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Is the National School Lunch Program to blame (in part) for the rise of childhood obesity?

April 06, 2011|By Karen Kaplan, Los Angeles Times
  • Kids at Los Angeles Elementary School eating free lunches last summer.
Kids at Los Angeles Elementary School eating free lunches last summer. (Brian van der Brug/LA Times )

When the National School Lunch Program began in 1946, the idea was to get nutritious food into the stomachs of malnourished children from low-income families. Ironic, then, that these days the school lunch program is being scrutinized for its role in contributing to the growing problem of childhood obesity in America.

The latest report was published online this week by the Archives of Pediatric and Adolescent Medicine. It concludes that girls who participate in the National School Lunch Program gain weight at a faster clip than other girls from low-income families who do not get the subsidized lunches (and sometimes breakfasts) at school.

According to background information in the study, about 36% of kids ages 6 to 11 are overweight and 20% are obese. That can lead to lifelong problems, including an increased risk of heart disease, diabetes and many kinds of cancer. For girls, extra weight can also mean earlier onset of puberty, which also increases the risk of depression, eating disorders, breast cancer and other health problems.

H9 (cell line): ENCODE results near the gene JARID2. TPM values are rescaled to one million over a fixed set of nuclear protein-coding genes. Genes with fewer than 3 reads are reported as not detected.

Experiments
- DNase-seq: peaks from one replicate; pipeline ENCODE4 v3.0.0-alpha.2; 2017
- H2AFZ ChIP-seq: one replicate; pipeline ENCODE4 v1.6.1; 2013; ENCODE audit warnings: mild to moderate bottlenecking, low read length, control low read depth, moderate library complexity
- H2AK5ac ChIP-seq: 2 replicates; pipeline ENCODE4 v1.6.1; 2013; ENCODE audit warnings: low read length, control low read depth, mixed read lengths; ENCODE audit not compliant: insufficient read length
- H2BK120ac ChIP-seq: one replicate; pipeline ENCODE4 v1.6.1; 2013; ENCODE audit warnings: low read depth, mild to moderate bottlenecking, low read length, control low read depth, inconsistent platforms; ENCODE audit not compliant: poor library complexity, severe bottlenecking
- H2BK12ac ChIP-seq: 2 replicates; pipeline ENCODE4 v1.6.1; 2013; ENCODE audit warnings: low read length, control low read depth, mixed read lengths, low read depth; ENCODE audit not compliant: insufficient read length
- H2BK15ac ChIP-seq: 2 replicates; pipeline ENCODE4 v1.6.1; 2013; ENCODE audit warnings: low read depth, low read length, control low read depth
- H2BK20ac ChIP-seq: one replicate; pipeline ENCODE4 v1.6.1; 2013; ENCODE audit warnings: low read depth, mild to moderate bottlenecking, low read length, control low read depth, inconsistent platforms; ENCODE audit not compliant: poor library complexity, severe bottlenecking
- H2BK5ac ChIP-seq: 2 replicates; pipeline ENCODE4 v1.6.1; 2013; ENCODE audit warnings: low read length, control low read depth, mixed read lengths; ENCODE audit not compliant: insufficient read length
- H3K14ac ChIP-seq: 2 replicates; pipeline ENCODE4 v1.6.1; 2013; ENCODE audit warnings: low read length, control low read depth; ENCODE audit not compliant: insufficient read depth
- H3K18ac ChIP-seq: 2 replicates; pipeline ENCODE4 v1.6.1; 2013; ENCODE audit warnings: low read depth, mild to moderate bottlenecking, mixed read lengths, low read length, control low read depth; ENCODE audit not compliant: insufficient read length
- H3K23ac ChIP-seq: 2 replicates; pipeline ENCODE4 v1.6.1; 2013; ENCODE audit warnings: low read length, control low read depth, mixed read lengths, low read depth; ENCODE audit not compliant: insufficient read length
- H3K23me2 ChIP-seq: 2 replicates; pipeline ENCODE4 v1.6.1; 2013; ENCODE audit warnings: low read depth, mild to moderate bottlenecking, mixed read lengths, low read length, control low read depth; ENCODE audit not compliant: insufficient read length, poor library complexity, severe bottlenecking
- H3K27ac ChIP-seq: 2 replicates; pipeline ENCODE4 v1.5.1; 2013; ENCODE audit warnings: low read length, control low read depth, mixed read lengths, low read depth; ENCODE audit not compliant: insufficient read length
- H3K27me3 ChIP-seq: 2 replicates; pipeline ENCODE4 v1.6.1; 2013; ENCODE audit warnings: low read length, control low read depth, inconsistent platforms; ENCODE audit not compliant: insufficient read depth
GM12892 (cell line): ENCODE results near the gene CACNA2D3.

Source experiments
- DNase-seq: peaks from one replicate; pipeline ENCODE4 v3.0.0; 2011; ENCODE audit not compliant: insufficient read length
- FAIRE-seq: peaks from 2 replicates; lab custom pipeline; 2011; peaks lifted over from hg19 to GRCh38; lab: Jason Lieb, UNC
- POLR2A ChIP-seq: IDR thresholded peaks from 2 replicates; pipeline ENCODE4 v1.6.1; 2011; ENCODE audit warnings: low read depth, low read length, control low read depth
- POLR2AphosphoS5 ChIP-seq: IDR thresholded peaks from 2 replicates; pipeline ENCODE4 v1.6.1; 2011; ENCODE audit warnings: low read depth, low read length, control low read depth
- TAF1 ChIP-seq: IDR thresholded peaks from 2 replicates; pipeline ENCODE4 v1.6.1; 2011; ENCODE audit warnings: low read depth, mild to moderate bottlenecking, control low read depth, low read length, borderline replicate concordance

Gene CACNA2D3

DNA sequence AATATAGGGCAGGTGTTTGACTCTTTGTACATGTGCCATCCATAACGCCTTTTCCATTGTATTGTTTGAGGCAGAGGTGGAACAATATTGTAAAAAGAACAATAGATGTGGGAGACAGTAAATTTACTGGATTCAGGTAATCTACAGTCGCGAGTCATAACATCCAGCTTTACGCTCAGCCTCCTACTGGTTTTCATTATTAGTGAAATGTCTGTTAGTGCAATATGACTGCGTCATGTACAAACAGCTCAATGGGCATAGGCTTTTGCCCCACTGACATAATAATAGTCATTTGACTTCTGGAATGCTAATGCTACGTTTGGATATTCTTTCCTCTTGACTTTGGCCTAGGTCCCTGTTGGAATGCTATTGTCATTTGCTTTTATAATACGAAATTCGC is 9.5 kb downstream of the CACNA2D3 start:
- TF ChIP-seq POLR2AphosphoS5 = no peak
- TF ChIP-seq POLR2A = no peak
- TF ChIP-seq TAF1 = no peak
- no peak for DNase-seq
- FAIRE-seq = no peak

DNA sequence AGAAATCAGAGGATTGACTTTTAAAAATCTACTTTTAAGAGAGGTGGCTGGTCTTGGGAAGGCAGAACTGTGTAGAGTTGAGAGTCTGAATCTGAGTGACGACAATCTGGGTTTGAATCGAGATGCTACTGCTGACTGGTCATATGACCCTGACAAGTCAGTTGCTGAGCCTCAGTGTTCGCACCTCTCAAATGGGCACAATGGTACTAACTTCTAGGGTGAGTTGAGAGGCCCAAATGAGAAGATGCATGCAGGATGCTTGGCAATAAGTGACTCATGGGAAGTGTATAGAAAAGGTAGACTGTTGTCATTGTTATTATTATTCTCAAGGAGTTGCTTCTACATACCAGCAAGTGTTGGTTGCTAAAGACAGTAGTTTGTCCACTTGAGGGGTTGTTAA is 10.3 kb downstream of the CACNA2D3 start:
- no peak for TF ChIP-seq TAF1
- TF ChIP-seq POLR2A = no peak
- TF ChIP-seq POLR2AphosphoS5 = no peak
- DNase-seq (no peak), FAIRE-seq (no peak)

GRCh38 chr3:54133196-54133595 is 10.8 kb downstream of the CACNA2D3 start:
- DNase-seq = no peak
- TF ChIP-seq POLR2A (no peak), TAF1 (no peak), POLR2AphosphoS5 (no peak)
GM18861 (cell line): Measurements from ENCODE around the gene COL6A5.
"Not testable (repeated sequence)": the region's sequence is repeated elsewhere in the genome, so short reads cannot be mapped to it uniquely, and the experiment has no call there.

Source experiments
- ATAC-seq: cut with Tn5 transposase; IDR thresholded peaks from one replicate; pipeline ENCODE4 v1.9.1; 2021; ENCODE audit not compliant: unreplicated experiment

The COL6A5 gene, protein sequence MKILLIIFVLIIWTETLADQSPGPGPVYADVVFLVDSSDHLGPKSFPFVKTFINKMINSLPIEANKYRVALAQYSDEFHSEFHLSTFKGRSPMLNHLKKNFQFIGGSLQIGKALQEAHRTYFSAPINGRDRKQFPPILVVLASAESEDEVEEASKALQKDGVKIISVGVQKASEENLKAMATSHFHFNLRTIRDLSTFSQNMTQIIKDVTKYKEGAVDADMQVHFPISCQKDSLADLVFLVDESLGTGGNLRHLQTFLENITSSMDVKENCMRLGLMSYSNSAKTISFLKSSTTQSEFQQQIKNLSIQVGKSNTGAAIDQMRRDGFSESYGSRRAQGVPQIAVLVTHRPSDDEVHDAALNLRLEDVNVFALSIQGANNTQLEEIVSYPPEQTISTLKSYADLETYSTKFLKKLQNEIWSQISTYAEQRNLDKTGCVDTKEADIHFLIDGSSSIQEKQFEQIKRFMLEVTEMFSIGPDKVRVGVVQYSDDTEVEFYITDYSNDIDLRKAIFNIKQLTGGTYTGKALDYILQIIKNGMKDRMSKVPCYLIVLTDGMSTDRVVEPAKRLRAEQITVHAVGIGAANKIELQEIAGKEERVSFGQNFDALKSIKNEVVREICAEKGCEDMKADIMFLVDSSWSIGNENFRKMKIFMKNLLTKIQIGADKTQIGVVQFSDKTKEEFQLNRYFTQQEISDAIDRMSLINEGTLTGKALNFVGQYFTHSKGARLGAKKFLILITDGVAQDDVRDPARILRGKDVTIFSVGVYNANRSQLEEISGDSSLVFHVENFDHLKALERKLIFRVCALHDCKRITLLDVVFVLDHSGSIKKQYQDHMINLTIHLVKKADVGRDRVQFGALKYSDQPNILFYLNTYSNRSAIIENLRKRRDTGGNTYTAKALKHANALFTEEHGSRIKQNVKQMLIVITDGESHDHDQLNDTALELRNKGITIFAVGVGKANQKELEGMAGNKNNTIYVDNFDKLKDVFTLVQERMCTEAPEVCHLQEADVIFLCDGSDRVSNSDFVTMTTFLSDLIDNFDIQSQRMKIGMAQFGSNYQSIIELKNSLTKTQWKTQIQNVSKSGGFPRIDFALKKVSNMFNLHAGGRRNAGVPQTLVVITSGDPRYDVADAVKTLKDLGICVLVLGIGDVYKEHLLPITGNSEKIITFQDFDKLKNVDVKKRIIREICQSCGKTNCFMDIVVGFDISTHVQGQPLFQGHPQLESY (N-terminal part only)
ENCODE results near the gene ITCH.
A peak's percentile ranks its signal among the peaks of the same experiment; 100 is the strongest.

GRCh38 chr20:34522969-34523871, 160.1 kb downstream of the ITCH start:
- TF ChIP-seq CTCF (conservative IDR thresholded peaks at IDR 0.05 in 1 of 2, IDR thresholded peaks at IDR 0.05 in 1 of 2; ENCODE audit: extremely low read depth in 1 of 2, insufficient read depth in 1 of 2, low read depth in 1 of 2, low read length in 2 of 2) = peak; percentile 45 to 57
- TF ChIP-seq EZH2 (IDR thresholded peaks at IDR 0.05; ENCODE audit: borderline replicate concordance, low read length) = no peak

Studies have found that kids who are part of the school lunch program get more protein, vitamins and minerals in their diets and eat fewer foods with added sugar. However, studies have also found that these kids also consume more dietary fat and more calories overall. In addition, some studies have found that kids on the program weigh more than their peers.

RELATED: A new map of childhood obesity in the U.S.

So a trio of researchers from Penn State University looked at data on 574 girls and 566 boys across the country who enrolled in the Early Childhood Longitudinal Study as kindergarteners in 1998. Their weights and heights – the information needed to compute body mass index – was assessed in kindergarten and in first, third, fifth and eighth grades. Nearly half of the kids were in the school lunch program at some point during the study, and 35% of them were on it the entire time.

The researchers found that the average BMI for low-income girls was the same for those who had gotten the school lunches and those who didn’t. However, the girls on the school lunch program gained weight faster, and the difference was statistically significant.

Participation in the school lunch program didn’t affect the average BMI or rate of weight gain for boys, the researchers found.

The team noted that unlike prior studies, they may not have found a difference in average BMI because they compared children in the school lunch program only with children who didn’t participate but were also from low-income families, making them more likely to eat unhealthy fast food and less likely to exercise. Earlier studies that did see a difference compared the school lunch kids against all school-age children from all income levels.

The latest study was funded by the U.S. Department of Agriculture and the National Institutes of Health. A summary of the study is online here.

RELATED: Three factors to fight childhood obesity

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